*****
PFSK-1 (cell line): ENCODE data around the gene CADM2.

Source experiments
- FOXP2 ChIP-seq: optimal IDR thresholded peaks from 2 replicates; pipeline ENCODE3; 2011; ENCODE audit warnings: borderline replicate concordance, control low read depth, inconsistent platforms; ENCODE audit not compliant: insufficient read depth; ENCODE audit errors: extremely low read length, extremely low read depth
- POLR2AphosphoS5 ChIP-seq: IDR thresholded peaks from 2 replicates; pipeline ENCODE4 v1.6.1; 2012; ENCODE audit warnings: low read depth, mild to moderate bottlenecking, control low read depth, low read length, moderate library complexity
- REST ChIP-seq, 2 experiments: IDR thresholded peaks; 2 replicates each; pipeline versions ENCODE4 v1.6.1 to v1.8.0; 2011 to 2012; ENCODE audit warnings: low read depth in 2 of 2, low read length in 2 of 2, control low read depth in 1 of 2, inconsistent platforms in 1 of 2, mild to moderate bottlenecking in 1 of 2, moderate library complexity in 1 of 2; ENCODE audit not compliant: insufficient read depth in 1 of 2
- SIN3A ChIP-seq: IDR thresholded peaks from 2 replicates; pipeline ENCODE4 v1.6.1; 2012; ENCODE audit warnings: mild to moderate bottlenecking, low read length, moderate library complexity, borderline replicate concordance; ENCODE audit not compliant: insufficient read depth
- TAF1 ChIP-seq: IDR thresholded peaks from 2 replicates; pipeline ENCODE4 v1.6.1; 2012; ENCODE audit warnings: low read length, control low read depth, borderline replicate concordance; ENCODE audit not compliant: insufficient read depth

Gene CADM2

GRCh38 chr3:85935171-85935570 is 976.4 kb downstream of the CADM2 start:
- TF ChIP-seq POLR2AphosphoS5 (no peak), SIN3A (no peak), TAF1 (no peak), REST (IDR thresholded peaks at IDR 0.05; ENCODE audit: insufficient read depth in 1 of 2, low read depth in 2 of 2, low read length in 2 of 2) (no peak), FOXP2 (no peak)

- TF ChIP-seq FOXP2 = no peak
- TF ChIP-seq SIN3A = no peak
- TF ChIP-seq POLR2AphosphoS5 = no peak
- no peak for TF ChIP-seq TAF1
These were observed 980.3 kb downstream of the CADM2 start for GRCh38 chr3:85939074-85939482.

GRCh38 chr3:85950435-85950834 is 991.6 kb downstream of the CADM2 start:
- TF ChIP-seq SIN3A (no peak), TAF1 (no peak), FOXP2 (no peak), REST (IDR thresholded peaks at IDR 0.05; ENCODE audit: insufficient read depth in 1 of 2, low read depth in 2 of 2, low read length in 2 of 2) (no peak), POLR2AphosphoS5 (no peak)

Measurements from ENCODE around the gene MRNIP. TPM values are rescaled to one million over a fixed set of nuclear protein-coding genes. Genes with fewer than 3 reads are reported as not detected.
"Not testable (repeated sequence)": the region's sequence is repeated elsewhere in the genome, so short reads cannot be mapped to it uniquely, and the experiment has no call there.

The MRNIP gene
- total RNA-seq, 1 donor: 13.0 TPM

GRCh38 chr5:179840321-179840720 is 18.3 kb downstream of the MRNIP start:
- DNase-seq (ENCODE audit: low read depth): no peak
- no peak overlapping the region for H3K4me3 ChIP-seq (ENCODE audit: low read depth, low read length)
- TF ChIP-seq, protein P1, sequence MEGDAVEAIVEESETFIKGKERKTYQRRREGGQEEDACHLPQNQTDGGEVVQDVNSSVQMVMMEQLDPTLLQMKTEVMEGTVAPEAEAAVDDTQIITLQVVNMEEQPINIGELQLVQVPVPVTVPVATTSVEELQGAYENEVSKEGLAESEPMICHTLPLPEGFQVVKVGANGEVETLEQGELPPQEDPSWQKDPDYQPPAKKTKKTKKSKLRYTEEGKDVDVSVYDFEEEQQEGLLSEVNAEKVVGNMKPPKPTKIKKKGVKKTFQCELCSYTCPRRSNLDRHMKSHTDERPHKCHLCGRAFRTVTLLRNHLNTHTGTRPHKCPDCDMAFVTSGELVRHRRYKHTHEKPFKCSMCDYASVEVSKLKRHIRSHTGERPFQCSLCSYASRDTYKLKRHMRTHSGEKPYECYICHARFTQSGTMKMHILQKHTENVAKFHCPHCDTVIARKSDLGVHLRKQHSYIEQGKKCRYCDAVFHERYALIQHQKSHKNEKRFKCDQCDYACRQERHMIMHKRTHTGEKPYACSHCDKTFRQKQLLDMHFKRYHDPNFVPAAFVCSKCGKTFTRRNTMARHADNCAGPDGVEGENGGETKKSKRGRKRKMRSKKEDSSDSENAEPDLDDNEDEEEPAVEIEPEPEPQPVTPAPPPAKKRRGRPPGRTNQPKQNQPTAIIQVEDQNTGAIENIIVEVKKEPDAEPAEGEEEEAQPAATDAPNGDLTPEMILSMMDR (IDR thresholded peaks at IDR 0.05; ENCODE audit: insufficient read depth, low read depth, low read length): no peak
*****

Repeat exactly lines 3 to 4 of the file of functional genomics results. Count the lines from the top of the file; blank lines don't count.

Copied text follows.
- FOXP2 ChIP-seq: optimal IDR thresholded peaks from 2 replicates; pipeline ENCODE3; 2011; ENCODE audit warnings: borderline replicate concordance, control low read depth, inconsistent platforms; ENCODE audit not compliant: insufficient read depth; ENCODE audit errors: extremely low read length, extremely low read depth
- POLR2AphosphoS5 ChIP-seq: IDR thresholded peaks from 2 replicates; pipeline ENCODE4 v1.6.1; 2012; ENCODE audit warnings: low read depth, mild to moderate bottlenecking, control low read depth, low read length, moderate library complexity